Should Martha Stewart go to jail? Perhaps, but not before many more deserving candidates serve longer sentences. Stewart’s malfeasance pales in comparison with investment scandals that have cost many employees their pensions and pumped up a disastrous tech bubble. Her high-profile crime distracts us from the contribution of corrupt corporate governance and lax regulations to our economic distress.
In a Nation editorial provocatively titled “Free Martha,” Doug Henwood suggests that Stewart is unpopular because she brings business acumen into the household, a threat to many men who see the home as a fountain of warmth. One could also add that to some men there is nothing as galling as a woman who can be as aggressive and successful as her most egregious male counterparts.
Putting Stewart in her place is a strategy designed to appeal to insecure working class males whose votes Bush needs but whose interests he serves only though symbolic politics. This administration demeans gays, minorities, and Stewart even as its economic assault on the minimum wage, Social Security, overtime, and unions renders working-class life ever more insecure.
My own speculation is that Stewart is also a convenient target for another reason. Many middle-class women have a love-hate relationship with her. A friend of mine likes to say that whereas the late Julia Child used to make her feel that in the kitchen “you can do it, Martha makes me feel that whatever I do I will always fall short.”
Though the products she markets may be impeccable, Stewart has managed to turn the entire household into an arena of conspicuous consumption. Jailing the maven of the modern household represents psychic release from pressures emanating from our competitive consumerist culture.
The local scuttlebutt is that those who work for her in Northeast Harbor like their jobs. Nonetheless, the larger issue this case suggests is the relationship between corporate CEOs, their employees, and the investment houses that increasingly call the tune in corporate America. Over the last twenty five years, CEO earnings have gone from 40 or 50 times the ordinary worker’s income – hardly socialism – to 400 or 500 times.
In his most recent book, “After the New Economy,” Henwood points out that in the immediate post-World War II period, corporate CEOs had considerable independence from the stock market. Though hardly paragons of virtue, many were able to manage with a longer-term focus and reached at least a modus vivendi with their unions. But with the rise of OPEC, increasing turmoil over race and gender in the workplace, growing discontent about work life on the part of many young workers, and the stagflation of the late 1970s and early ’80s, corporate profits were squeezed.
The Federal Reserve under Paul Volcker responded by inducing a deep recession, the Reagan administration began a long-term attack on unions, and institutional investors demanded that CEOs do anything to restore profits. They even pushed new modes of CEO compensation, including stock option packages that connect CEO compensation to stock prices.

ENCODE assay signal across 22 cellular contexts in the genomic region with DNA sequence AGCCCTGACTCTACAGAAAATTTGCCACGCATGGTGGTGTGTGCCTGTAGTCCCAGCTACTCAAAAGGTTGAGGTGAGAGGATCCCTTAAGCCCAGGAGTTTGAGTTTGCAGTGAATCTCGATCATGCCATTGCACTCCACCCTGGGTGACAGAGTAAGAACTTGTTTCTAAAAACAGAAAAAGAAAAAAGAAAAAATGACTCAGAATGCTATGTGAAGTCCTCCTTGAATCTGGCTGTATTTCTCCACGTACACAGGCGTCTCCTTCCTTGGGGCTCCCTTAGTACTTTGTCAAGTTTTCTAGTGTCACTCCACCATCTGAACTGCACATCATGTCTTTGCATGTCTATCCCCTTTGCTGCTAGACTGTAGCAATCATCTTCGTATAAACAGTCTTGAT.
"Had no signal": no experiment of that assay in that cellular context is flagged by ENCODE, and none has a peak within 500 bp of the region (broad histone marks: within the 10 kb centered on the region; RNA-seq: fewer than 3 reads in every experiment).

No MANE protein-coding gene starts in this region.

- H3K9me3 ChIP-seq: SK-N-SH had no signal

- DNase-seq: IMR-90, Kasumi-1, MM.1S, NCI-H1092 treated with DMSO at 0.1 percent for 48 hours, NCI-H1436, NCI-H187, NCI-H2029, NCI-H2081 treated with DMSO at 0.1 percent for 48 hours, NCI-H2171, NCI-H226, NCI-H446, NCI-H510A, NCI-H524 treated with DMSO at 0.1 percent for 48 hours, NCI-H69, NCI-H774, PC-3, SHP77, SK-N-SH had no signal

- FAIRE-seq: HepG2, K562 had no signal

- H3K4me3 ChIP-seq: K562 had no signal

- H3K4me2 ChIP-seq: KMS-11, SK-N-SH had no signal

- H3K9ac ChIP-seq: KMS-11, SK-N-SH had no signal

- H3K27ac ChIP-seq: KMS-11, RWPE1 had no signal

Yet elevating CEOs and squeezing the rest has been at best a temporary fix. Holly Sklar recently reminds us of academic studies showing that “corporations with significantly higher than average shares of employee stock options going to the CEO and the next four top executives had lower average total shareholder returns for the decade.
She cites “a growing body of evidence that regular employees can really make a difference” especially if they receive broad-based stock option plans, employee ownership plans, and profit sharing plans… associated with future improvements in total shareholder return.” When stock options are concentrated in CEOs these executives have a strong incentive to hide problems, inflate paper profits and stock prices, cash in their options, and run.
Isn’t the job of trust departments and brokerage houses to scrutinize corporate performance for their clients? Unfortunately, changes in banking regulations, originating under Clinton but also endorsed by Republicans, severed the New Deal era firewall between commercial and investment banking. Retail stockbrokers also profited even more from investment deals with their corporate clients. Then throw into this mix mid nineties deregulation of telecommunication giants.
Not surprisingly a massive over expansion in tech spending with little scrutiny from many corporate heads, investors, or brokers ensued. When the bubble burst, more than ninety percent of the capacity in telecom lay dormant and this huge overhang continues to impede the technology sector.
Stewart lied about receiving a tip from her broker about a corporate CEO’s action. Nonetheless, her act is trivial in comparison with an economic and political climate that encourages paper profits, short time horizons, and exploitation of customers and workers.
The current regulatory structure gives average workers all too little knowledge of or stake in the corporations for which they work. Putting Stewart in jail may assuage some anger but won’t address the causes of their insecurity.
John Buell is a political economist who lives in Southwest Harbor. Readers wishing to contact him may e-mail messages to firstname.lastname@example.org